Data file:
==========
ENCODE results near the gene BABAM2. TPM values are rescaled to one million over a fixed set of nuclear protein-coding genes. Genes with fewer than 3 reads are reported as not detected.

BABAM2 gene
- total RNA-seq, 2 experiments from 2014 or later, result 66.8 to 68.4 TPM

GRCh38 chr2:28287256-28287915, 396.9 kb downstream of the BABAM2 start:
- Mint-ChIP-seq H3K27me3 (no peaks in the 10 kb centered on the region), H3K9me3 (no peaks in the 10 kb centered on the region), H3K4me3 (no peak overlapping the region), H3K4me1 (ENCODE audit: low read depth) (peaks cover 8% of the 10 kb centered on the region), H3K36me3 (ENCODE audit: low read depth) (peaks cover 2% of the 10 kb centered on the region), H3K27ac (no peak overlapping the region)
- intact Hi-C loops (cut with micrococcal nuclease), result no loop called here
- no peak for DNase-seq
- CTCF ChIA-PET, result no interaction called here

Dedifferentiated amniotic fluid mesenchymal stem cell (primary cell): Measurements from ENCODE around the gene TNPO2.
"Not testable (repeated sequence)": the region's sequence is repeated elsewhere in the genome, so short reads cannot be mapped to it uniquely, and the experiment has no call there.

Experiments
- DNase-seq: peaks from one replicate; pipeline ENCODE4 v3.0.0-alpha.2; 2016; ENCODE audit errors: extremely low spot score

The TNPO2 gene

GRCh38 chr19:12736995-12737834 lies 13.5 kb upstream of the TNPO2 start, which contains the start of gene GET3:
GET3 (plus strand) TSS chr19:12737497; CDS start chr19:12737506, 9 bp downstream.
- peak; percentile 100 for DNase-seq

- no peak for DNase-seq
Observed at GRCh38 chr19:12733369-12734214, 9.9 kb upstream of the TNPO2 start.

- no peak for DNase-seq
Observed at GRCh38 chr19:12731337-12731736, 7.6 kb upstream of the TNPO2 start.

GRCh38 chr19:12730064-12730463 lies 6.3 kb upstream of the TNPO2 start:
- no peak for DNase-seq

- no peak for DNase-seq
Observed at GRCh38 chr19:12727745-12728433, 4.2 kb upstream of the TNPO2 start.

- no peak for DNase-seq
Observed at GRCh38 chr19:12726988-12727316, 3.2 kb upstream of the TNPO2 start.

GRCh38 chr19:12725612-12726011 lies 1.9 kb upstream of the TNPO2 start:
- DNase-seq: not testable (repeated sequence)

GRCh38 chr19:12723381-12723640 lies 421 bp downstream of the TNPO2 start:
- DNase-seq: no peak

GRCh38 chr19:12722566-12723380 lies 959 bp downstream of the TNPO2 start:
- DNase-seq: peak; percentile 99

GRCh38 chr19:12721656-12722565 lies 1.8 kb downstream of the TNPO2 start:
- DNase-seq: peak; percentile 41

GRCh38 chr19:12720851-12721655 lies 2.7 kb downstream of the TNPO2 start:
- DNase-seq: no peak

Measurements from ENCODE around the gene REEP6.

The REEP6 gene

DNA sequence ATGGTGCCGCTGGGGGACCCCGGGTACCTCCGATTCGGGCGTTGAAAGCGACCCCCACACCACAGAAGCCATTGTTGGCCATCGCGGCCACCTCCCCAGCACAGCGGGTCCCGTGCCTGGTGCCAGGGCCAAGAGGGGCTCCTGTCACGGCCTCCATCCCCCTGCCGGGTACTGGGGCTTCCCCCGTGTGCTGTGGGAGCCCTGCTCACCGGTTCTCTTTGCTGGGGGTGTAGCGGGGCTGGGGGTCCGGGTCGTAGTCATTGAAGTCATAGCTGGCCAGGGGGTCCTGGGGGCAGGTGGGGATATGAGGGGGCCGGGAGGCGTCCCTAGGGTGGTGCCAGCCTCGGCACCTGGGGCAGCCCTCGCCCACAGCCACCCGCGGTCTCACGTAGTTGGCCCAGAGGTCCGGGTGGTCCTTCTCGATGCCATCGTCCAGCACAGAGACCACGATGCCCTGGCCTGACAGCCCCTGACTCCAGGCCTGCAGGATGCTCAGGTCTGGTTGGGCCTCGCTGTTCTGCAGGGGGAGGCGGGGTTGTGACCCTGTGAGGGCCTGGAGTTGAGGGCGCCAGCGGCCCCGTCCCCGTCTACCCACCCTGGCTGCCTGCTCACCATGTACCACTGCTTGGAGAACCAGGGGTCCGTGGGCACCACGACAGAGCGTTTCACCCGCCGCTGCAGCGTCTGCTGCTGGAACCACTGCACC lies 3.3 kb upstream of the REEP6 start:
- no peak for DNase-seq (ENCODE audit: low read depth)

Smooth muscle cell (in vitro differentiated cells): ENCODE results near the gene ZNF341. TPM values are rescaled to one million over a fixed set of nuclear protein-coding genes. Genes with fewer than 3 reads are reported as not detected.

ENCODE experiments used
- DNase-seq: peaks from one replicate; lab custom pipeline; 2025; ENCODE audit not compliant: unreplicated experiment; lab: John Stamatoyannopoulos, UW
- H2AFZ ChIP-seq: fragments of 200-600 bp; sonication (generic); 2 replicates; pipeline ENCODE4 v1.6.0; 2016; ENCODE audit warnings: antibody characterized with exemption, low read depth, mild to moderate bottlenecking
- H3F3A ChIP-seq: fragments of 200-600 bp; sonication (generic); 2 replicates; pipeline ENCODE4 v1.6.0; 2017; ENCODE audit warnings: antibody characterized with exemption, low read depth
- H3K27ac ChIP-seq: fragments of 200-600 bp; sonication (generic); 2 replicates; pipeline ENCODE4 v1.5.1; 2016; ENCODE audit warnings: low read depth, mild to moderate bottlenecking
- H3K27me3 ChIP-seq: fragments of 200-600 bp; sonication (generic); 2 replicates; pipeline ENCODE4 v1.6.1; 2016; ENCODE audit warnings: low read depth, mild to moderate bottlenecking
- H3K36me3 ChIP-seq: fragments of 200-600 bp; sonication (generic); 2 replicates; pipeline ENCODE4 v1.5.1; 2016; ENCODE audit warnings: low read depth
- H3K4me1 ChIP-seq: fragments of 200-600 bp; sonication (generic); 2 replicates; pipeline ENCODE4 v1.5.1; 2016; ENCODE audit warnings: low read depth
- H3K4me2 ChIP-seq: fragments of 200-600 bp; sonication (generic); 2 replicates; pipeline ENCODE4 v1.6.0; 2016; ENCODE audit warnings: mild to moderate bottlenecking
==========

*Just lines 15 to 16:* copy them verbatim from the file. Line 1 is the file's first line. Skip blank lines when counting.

GET3 (plus strand) TSS chr19:12737497; CDS start chr19:12737506, 9 bp downstream.
- peak; percentile 100 for DNase-seq